I would like to introduce Christina Jones to the blog today! Hope you enjoy her tips on character development. Follow her on Twitter: http://www.twitter.com/cdjones86.
When we choose a book to read, it’s usually because of the compelling story that was written on the back cover. However, that story isn’t what keeps us reading. We may not notice it but it’s usually the characters that keep us coming back. Sure, maybe there are a few of you out there who could care less about the characters. You’re only interested in skipping ahead to the next action scene. You, my friend, are a rarity.
As readers, we crave human characters. We want to be able to empathize with them. A story is nothing if the reader could care less what happens to the characters. So, writers, that’s where you come in. Your job is to make the readers care.
How do I do that?
First, let’s identify the two types of characters. There are flat characters and round characters. Flat characters are stereotypical and dull. They don’t have any depth and they never surprise the readers.
Round characters are the complete opposite. They are full of depth and they can surprise the reader all the time, kind of like people do in real life. Are you seeing where I’m going here? Flat is exactly what you don’t want. Breathe life into your characters.
TIP: Make your characters three-dimensional by using dialogue, mannerisms and actions (show don’t tell).
How do I make them round?
I could give you a cliché’ list of answers but I don’t think that would be much help. So, I’m going to tell you exactly how I go about creating my characters.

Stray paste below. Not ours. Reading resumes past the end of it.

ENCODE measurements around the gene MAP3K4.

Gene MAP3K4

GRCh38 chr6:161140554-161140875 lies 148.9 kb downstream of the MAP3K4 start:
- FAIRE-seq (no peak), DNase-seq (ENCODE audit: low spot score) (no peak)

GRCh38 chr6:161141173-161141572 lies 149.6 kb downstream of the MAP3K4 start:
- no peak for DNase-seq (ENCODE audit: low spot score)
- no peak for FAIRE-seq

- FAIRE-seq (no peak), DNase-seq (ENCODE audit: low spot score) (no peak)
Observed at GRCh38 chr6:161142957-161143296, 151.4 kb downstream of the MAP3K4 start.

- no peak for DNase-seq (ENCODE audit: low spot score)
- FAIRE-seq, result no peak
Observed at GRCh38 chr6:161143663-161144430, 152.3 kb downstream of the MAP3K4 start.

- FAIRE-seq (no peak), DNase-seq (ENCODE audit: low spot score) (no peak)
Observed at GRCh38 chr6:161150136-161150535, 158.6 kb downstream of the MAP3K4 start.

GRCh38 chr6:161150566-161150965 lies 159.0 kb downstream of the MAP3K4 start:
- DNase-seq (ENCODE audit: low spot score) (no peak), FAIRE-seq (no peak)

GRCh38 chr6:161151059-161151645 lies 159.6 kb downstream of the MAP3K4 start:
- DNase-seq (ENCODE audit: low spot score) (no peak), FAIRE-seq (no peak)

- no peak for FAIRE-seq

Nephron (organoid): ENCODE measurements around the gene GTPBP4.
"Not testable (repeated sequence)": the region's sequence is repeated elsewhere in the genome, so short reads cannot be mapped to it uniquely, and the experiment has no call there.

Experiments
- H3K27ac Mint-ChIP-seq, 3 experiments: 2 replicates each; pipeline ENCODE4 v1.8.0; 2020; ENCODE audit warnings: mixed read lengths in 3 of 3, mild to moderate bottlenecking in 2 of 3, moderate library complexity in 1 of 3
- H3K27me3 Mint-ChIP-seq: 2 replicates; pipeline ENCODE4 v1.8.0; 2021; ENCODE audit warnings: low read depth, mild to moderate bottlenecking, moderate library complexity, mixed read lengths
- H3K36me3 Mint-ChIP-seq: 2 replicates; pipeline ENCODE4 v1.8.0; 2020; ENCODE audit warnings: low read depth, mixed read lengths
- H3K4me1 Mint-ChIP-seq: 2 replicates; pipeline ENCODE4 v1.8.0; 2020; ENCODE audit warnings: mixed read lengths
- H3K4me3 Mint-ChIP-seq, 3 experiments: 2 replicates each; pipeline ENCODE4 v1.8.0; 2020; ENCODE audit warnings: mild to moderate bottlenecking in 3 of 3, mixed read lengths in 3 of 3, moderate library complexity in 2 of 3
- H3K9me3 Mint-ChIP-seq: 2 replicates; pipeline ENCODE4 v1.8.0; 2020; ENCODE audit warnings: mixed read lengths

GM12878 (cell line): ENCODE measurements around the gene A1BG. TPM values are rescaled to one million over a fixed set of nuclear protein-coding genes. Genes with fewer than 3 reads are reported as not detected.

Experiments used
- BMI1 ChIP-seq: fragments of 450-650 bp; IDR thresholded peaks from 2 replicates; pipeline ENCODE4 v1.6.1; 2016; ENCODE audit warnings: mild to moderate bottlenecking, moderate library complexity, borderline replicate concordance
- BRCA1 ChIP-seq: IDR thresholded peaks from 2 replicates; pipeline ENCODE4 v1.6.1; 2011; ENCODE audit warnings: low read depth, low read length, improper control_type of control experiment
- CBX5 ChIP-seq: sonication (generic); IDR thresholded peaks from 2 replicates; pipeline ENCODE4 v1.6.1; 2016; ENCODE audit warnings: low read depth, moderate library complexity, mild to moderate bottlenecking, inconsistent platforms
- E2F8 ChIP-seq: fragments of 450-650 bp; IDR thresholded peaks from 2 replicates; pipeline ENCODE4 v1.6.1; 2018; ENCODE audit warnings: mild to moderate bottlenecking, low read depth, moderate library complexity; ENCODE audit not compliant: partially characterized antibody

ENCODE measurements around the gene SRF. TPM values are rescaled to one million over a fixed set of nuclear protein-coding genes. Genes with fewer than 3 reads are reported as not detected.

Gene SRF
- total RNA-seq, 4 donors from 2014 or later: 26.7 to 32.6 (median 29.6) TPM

It all starts with an idea. Let’s say that I’m writing a book about a pilot whose life dream is to become a zookeeper (sounds like a best seller to me). The first thing that I would do would be to sit down and write a sort-of profile for him. I would jot down his age, marital status, what he looks like, where he lives, where he grew up, where he went to school, if he has kids, etc.. Then, you have to dig deeper. I do this with a basic list of questions.
• What are your character’s flaws?
• What motivates them to do the things that they do?
• What are their vices or weaknesses?
• What is your character’s strong point?
• What is their ultimate goal in life?
TIP #1: Think of yourself. We play many roles in life and it’s hard to sum ourselves up in one word. Don’t make your characters have to do that. It’s not fair to them. They are more than just a father or a pilot. Create the things that are beneath the surface, too.
TIP #2: If you’re having a really hard time putting yourself into your characters shoes, take some online quizzes and answer them from your character’s point of view.
Once you’ve figured out who your character is and what lies beneath them, create situations that are going to test them. Find their weakness and bring them to the edge of their breaking point. The best characters are the ones who learn and grow during the stories. That makes them human.
The bottom line is this: When you are creating characters, you are creating people. Your characters need to have hopes, dreams, fears, flaws and everything that you have. This will ensure that your readers will love your characters as much as you do. It won’t hurt your chances of publication, either. Without great characters, all you have is a plot and no one to make it happen.
If you are looking for a little extra help with your characters, here are a few good books that are worth investing in:
• A Writer’s Guide to Character Traits by Dr. Linda Edelstein
• A Writer’s Guide to Characterization by Victoria Lynn Schmidt
• Creating Unforgettable Characters by Linda Seger
If you found this post helpful, be sure to share it with someone else who may need a little help. Also, if you have some great character development tips, let us know. We could all use a good tip once in a while.